Hi yourself, Ian! The term wet hopping is somewhat misleading as all additions of hops are wet, since beer is a liquid. Here at Brooklyn, we start adding hops as soon as our wort hits 212 degrees; that sir, is essentially for bittering the beer and balancing sweetness from the malt sugar. The term wet hopping refers to using hops fresh from harvest that have not been kilned. What’s kilning? It’s essentially a gentle drying of the hops to preserve the longevity and aromatics of the flower. Just as dry hopping is intended to enhance the aroma of a beer… Wet hopping does the same, although with some difference compared to dry hopping. The goal for both processes is to enhance the hop aroma of a beer, but wet hopping will ultimately add a “fresh-from-the-field” aroma that conventionally kilned hops don’t possess, as they have been dried out.

Drew Shalian: What’s the best way to get a position in a brewery? I want to become a brewer. Is there a school to get trained or should I just start home brewing?

Homebrewing is always a good place to start, and the homebrew literature available on the market is a great way to learn the process on a small scale. I started out homebrewing myself, but when I decided to make the leap, I went through the American Brewers Guild’s Craft Brewer’s Apprenticeship. It was a six month online/ correspondence course, and the Guild’s network helped me with my apprenticeship planning, which ultimately led to my current job. There are two other major programs in the US that I know of, UC Davis and The Seibel Institute, that have brewing specific educational programs.

Brian Dochney: Hey Dan, Long time fan, first time caller. What makes the BLAST! so delicious if it’s so over hopped? Is it true that Brian Dochney thinks it’s the “Greatest Beer in the World”ᵗᵐ

Thanks for “calling”, Doc. You usually refer to it around me as a big warm hug you can drink, but we’ll go with “Greatest Beer in the World”ᵗᵐ for now. Overhopped? Well, when you use the huge amounts of Maris Otter and pilsner malts that build the big, juicy malt base, you have to balance out that sweetness with something. For us, that something is copious amounts of hops from the US and UK, added at a number of points in the process, both in the brewhouse when we boil the wort, and in the cellar after fermentation.

Kathy Moss: Great can’t wait!

Woo Hoo!  I expect some real tough questions from you…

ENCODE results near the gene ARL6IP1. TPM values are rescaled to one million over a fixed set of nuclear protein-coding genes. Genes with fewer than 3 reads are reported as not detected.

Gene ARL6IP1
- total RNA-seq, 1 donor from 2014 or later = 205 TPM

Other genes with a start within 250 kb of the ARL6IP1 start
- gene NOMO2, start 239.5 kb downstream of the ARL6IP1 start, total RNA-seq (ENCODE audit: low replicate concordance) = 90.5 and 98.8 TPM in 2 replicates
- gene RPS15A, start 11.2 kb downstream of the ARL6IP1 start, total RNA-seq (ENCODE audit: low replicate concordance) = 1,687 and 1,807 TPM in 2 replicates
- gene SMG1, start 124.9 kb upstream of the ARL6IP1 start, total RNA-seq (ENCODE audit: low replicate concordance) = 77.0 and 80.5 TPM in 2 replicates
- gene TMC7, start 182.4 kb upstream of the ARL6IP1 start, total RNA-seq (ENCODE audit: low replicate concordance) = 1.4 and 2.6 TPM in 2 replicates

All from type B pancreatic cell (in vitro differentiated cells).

Jeff Krug-Bräu: Hey guys. I just racked a porter into secondary with some makers mark and some oak. I want to add some nice maple flavor to the beer (maple bourbon barrel porter?) How can I go about this best? Can I bottle condition with maple syrup instead of DME or table sugar?

Hey Jeff! Sounds like a mighty tasty brew you have shaping up. As you may know, we just released our very own version of maple porter called Mary’s Maple Porter. There are a few points in the brew process to add sugars, but if you’re already in secondary and want to try something fairly interesting, using some leftover maple syrup to bottle condition is a great approach and will add layers of flavor that DME and table sugar are incapable of providing.

Jonathan Zornow: For priming, what are the consequences to using plain ol’ table sugar instead of dextrose? Searching on Google gave me mixed thoughts …

Well, those sugars, chemically speaking, are very similar, so broad strokes-wise, the effects of using both sugars will be darn similar. The cidery character generally associated with table sugar (which contains sucrose, mainly) is actually a function of the yeast. If you do use table sugar at any point in the brew (I’ve had homebrewed belgian strongs that have…) don’t go crazy. No matter how much of those neutral sugars (dextrose included) you add, you won’t get much appreciable flavor. Hope that didn’t mix your thoughts any more than Google did.

André Adelar Hommerding: Hey guys, what´s the difference between the English, the Belgian, the German and the American Pale Ale Malt?